Buddhahood in Chan

Re: Buddhahood in Chan

Postby klqv » Tue Oct 25, 2011 5:13 am

yes i did. from what i have read, seoncheol taught that yes people did climb up the bhumis etc. but added that nothing short of complete buddhahood was any kind of enlightenment.

Astus wrote:it is possible to work only with one or the other, or create a hierarchical structure of them. Also, views emphasising a narrow path are usually more rhetoric than practical


i don't follow.... from a merely analytic point of view, if even those that teach that there is no path don't practice as if there were none, then they are working with both.

more generally, the rhetoric of there being no path i thought was found in all chan. and if it is rhetoric for those that teach the most stringent sudden enlightenment [that's what we're talking about - right] then how can they be differentiated from the other camp. or, even, why would it be necessary to work with only one approach and not the other?


i may have lost the thread of what i was trying to say a bit there >_< i guess i was being over rhetorical :lol:
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Re: Buddhahood in Chan

Postby klqv » Tue Oct 25, 2011 5:18 am

LastLegend wrote:Buddhas don't distinguish or make distinctions. They only do so to address sentient beings' distinctions. There are different methods and teachings because sentient beings have different karma and therefore have different understandings, comparisons, and distinctions. That's why Buddhas address these differences with different methods such as Chan, Pure Land, Tantra, etc. But they are one in essence I believe once we understand the teachings.

hi,

i find the idea of the proscription on distinctions, an odd one. i probably believe that its truth [that is, quite what is on differentiation] is not really understandable to us unenlightened beings... whether or not it means that buddhas [!] no longer "make distinctions" in the sense that you and i understand that term, would then be a moot point.
i find the proposition that buddhas no longer undergo any existential suffering, much more - cogent - i guess.

thanks for replying - tho oops - i just remembered this isn't my thread :lol: :)
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Re: Buddhahood in Chan

Postby Thug4lyfe » Tue Oct 25, 2011 9:13 am

Are these questions really that important for chan? :/
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Re: Buddhahood in Chan

Postby Astus » Tue Oct 25, 2011 1:18 pm

klqv wrote:i don't follow.... from a merely analytic point of view, if even those that teach that there is no path don't practice as if there were none, then they are working with both.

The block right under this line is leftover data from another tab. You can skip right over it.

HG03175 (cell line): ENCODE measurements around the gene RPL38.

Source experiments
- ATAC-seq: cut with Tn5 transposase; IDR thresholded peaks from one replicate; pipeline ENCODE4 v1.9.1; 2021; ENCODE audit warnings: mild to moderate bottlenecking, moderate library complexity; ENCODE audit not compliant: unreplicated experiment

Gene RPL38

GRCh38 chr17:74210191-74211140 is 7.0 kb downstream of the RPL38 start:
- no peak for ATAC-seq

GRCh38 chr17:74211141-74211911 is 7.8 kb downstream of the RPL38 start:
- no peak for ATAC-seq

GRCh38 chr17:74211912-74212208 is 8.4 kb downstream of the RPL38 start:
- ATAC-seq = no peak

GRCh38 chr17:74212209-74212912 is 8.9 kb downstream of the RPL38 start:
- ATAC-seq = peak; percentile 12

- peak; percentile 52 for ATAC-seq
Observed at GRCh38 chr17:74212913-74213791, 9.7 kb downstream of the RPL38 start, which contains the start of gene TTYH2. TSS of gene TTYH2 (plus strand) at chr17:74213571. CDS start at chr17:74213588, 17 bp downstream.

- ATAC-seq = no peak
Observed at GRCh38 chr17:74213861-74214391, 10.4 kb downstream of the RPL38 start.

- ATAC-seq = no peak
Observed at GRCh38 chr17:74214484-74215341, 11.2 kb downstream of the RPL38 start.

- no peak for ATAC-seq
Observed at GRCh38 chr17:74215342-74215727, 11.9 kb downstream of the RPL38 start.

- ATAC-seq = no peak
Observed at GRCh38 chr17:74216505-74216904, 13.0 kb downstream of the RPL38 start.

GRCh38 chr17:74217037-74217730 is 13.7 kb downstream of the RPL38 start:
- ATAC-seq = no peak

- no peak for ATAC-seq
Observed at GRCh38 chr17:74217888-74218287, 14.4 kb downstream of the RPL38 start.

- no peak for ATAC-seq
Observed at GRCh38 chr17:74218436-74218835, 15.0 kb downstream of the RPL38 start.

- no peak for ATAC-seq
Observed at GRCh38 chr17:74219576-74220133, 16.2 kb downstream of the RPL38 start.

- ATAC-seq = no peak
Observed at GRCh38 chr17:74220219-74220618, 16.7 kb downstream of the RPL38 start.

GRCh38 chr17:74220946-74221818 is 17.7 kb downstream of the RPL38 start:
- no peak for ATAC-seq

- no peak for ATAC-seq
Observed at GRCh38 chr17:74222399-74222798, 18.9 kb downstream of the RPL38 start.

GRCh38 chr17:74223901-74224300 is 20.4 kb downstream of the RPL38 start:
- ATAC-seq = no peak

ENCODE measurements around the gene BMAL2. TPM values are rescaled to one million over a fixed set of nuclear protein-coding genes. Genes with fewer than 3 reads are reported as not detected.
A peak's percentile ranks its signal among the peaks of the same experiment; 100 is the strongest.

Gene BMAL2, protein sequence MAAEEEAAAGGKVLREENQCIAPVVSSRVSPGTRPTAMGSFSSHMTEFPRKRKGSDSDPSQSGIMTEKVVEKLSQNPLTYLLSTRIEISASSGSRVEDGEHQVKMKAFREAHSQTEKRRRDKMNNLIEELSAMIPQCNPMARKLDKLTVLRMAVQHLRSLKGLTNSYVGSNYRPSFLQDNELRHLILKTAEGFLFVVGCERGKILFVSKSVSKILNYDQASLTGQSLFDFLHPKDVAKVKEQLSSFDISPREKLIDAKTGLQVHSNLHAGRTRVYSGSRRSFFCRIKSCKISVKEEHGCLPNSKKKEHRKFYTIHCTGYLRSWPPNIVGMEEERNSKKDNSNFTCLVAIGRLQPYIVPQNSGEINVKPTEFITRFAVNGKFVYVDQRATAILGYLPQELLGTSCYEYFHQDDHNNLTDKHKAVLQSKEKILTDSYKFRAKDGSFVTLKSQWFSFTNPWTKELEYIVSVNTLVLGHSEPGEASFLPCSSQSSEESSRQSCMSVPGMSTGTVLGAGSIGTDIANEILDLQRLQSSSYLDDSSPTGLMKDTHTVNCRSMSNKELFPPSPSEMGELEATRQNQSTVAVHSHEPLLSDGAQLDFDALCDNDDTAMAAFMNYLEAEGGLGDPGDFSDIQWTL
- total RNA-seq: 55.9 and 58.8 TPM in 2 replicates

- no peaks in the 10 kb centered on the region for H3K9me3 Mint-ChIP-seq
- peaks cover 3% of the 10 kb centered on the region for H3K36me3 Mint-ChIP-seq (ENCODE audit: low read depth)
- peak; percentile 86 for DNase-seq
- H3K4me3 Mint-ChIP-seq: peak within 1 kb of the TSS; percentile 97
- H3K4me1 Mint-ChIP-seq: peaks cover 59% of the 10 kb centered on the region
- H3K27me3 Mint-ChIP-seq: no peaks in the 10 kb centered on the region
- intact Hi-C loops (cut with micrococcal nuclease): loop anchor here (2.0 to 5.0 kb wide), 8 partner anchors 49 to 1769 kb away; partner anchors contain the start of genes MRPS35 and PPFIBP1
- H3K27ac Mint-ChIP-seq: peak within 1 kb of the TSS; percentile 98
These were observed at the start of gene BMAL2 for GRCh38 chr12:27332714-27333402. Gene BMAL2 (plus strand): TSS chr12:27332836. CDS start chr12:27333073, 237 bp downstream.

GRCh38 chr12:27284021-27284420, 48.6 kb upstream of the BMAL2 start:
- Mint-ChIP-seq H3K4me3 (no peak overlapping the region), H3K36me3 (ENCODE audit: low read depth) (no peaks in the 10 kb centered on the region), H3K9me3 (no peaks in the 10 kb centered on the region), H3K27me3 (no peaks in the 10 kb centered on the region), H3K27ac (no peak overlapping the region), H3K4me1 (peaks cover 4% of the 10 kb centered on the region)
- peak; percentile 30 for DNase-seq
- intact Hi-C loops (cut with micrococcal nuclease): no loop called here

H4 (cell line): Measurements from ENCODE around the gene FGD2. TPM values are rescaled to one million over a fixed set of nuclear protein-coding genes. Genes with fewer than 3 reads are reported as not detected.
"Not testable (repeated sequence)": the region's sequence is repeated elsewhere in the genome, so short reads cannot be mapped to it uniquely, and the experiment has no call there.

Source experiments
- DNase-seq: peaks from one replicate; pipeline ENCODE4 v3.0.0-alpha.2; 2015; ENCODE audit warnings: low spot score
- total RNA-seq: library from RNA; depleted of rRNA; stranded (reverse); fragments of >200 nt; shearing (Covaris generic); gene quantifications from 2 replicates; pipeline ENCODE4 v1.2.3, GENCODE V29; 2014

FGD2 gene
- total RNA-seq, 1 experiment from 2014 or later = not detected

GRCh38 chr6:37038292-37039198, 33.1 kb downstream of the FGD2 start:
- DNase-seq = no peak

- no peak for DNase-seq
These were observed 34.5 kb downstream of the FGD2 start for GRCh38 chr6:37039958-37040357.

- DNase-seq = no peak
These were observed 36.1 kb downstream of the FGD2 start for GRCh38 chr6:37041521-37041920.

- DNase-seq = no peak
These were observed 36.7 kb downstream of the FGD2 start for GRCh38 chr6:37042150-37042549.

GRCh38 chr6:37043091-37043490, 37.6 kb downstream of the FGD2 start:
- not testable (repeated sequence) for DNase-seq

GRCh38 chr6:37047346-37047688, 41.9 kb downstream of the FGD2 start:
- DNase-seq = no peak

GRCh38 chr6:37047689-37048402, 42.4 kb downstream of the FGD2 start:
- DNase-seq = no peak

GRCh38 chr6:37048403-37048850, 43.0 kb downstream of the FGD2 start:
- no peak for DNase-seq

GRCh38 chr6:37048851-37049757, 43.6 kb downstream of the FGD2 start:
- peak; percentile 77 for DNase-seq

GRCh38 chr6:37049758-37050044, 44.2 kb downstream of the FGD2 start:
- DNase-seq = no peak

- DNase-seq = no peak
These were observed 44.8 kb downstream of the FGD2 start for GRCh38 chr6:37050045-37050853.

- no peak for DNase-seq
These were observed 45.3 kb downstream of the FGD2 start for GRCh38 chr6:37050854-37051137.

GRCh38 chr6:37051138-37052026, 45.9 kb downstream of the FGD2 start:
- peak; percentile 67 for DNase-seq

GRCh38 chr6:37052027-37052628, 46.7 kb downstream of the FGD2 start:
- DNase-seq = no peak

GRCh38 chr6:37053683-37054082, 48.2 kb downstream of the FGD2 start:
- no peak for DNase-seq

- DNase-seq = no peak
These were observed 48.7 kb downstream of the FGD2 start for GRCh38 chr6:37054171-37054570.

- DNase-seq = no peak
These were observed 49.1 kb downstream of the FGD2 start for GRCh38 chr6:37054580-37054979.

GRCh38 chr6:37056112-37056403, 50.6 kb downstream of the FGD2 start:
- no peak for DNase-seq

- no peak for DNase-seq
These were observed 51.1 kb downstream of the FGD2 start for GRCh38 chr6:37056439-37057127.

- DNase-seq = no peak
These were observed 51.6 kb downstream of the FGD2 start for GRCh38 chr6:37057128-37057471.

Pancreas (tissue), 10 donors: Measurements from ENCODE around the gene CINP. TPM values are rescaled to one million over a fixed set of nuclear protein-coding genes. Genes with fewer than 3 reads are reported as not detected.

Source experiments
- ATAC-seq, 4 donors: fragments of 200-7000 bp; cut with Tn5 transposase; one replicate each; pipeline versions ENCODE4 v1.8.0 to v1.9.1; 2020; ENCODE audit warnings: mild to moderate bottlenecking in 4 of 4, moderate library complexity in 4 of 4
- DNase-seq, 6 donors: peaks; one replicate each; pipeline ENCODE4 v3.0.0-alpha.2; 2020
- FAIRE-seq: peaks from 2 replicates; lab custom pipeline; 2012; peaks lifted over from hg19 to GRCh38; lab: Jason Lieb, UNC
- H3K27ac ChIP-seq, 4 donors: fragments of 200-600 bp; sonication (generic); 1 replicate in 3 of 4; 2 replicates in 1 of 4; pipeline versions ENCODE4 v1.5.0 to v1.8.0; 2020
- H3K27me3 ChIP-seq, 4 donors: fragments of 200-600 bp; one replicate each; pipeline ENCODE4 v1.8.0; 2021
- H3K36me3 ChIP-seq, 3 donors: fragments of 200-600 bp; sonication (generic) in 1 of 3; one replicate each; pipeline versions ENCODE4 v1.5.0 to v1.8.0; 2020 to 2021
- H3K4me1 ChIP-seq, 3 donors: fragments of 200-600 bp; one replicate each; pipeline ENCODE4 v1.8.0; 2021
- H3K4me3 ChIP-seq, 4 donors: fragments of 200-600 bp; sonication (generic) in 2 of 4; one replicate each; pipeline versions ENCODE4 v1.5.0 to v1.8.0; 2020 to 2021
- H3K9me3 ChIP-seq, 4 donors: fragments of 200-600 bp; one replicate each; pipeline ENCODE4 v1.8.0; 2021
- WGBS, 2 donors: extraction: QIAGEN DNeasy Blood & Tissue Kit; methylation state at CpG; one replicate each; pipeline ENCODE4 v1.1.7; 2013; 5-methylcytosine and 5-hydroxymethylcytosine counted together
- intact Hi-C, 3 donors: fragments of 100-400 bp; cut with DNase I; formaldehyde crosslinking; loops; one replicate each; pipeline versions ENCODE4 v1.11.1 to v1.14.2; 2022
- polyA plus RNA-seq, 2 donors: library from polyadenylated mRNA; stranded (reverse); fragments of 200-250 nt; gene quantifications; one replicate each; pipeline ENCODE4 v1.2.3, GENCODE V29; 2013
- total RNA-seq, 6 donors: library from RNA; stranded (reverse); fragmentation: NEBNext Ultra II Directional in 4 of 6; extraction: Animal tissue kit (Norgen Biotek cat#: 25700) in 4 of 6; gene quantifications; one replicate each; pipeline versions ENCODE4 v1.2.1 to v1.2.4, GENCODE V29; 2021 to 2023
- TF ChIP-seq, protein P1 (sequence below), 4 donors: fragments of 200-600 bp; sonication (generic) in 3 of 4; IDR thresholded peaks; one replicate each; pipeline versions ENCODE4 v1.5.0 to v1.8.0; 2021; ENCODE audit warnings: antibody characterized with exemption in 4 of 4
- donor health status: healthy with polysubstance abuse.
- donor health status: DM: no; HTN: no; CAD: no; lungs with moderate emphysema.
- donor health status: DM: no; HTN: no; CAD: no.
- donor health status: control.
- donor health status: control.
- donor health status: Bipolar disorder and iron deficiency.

more generally, the rhetoric of there being no path i thought was found in all chan. and if it is rhetoric for those that teach the most stringent sudden enlightenment [that's what we're talking about - right] then how can they be differentiated from the other camp. or, even, why would it be necessary to work with only one approach and not the other?


OK, let me explain a bit of the distinctions.

Gradual path: doing different practices (e.g. six paramitas) that eventually result in liberation.
Gradual enlightenment: different levels of enlightenment (e.g. 52 stages).
Sudden enlightenment: direct realisation of buddhahood.
Sudden path: immediate insight into buddha-mind without any further methods.

You can come up with any combination of the above four and find some school or teacher who advocated that. The Complete Enlightenment Sutra is a great example where the sequence goes from a subitist (sudden-ist) approach to a gradualist, each to match the different capacities.
"There is no such thing as the real mind. Ridding yourself of delusion: that's the real mind."
(Sheng-yen: Getting the Buddha Mind, p 73)

"Neither cultivation nor seated meditation — this is the pure Chan of Tathagata."
(Mazu Daoyi, X1321p3b23; tr. Jinhua Jia)

“Don’t rashly seek the true Buddha;
True Buddha can’t be found.
Does marvelous nature and spirit
Need tempering or refinement?
Mind is this mind carefree;
This face, the face at birth."

(Nanyue Mingzan: Enjoying the Way, tr. Jeff Shore; T2076p461b24-26)
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Re: Buddhahood in Chan

Postby klqv » Tue Oct 25, 2011 1:46 pm

Astus, i don't know how you expect those distinctions to answer my questions